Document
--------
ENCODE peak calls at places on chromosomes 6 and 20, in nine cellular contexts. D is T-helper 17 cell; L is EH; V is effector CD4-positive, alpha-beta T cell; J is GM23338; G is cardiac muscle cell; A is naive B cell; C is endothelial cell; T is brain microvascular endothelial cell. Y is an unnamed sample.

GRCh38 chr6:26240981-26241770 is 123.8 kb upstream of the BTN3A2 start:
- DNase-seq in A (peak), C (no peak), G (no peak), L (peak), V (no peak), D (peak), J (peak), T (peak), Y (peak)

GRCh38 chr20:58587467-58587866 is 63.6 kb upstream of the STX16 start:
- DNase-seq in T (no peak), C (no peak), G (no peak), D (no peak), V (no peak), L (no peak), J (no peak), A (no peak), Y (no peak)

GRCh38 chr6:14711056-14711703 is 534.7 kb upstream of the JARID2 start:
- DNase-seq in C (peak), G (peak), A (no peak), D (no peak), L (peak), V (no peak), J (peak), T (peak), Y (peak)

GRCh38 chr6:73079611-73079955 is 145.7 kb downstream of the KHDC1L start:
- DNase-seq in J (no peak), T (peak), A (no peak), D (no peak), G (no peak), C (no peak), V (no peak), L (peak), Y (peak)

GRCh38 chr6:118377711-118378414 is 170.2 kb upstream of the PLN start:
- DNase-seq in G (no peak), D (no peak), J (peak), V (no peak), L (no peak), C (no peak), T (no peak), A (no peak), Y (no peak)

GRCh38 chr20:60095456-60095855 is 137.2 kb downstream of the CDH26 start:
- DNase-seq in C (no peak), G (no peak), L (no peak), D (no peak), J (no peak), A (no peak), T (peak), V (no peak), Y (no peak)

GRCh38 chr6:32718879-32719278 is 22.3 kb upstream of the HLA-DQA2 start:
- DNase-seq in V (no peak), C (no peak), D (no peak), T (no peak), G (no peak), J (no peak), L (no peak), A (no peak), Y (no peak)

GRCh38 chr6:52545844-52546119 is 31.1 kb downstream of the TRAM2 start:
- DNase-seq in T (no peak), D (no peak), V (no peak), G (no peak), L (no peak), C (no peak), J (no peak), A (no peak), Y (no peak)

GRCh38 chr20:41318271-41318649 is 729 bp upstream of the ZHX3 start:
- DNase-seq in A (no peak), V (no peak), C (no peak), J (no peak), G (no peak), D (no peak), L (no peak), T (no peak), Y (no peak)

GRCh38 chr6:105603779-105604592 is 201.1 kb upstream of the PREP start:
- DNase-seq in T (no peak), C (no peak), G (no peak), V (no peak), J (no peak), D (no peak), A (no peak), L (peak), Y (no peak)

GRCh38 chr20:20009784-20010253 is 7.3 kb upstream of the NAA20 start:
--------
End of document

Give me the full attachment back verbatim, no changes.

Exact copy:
ENCODE peak calls at places on chromosomes 6 and 20, in nine cellular contexts. D is T-helper 17 cell; L is EH; V is effector CD4-positive, alpha-beta T cell; J is GM23338; G is cardiac muscle cell; A is naive B cell; C is endothelial cell; T is brain microvascular endothelial cell. Y is an unnamed sample.

GRCh38 chr6:26240981-26241770 is 123.8 kb upstream of the BTN3A2 start:
- DNase-seq in A (peak), C (no peak), G (no peak), L (peak), V (no peak), D (peak), J (peak), T (peak), Y (peak)

GRCh38 chr20:58587467-58587866 is 63.6 kb upstream of the STX16 start:
- DNase-seq in T (no peak), C (no peak), G (no peak), D (no peak), V (no peak), L (no peak), J (no peak), A (no peak), Y (no peak)

GRCh38 chr6:14711056-14711703 is 534.7 kb upstream of the JARID2 start:
- DNase-seq in C (peak), G (peak), A (no peak), D (no peak), L (peak), V (no peak), J (peak), T (peak), Y (peak)

GRCh38 chr6:73079611-73079955 is 145.7 kb downstream of the KHDC1L start:
- DNase-seq in J (no peak), T (peak), A (no peak), D (no peak), G (no peak), C (no peak), V (no peak), L (peak), Y (peak)

GRCh38 chr6:118377711-118378414 is 170.2 kb upstream of the PLN start:
- DNase-seq in G (no peak), D (no peak), J (peak), V (no peak), L (no peak), C (no peak), T (no peak), A (no peak), Y (no peak)

GRCh38 chr20:60095456-60095855 is 137.2 kb downstream of the CDH26 start:
- DNase-seq in C (no peak), G (no peak), L (no peak), D (no peak), J (no peak), A (no peak), T (peak), V (no peak), Y (no peak)

GRCh38 chr6:32718879-32719278 is 22.3 kb upstream of the HLA-DQA2 start:
- DNase-seq in V (no peak), C (no peak), D (no peak), T (no peak), G (no peak), J (no peak), L (no peak), A (no peak), Y (no peak)

GRCh38 chr6:52545844-52546119 is 31.1 kb downstream of the TRAM2 start:
- DNase-seq in T (no peak), D (no peak), V (no peak), G (no peak), L (no peak), C (no peak), J (no peak), A (no peak), Y (no peak)

GRCh38 chr20:41318271-41318649 is 729 bp upstream of the ZHX3 start:
- DNase-seq in A (no peak), V (no peak), C (no peak), J (no peak), G (no peak), D (no peak), L (no peak), T (no peak), Y (no peak)

GRCh38 chr6:105603779-105604592 is 201.1 kb upstream of the PREP start:
- DNase-seq in T (no peak), C (no peak), G (no peak), V (no peak), J (no peak), D (no peak), A (no peak), L (peak), Y (no peak)

GRCh38 chr20:20009784-20010253 is 7.3 kb upstream of the NAA20 start: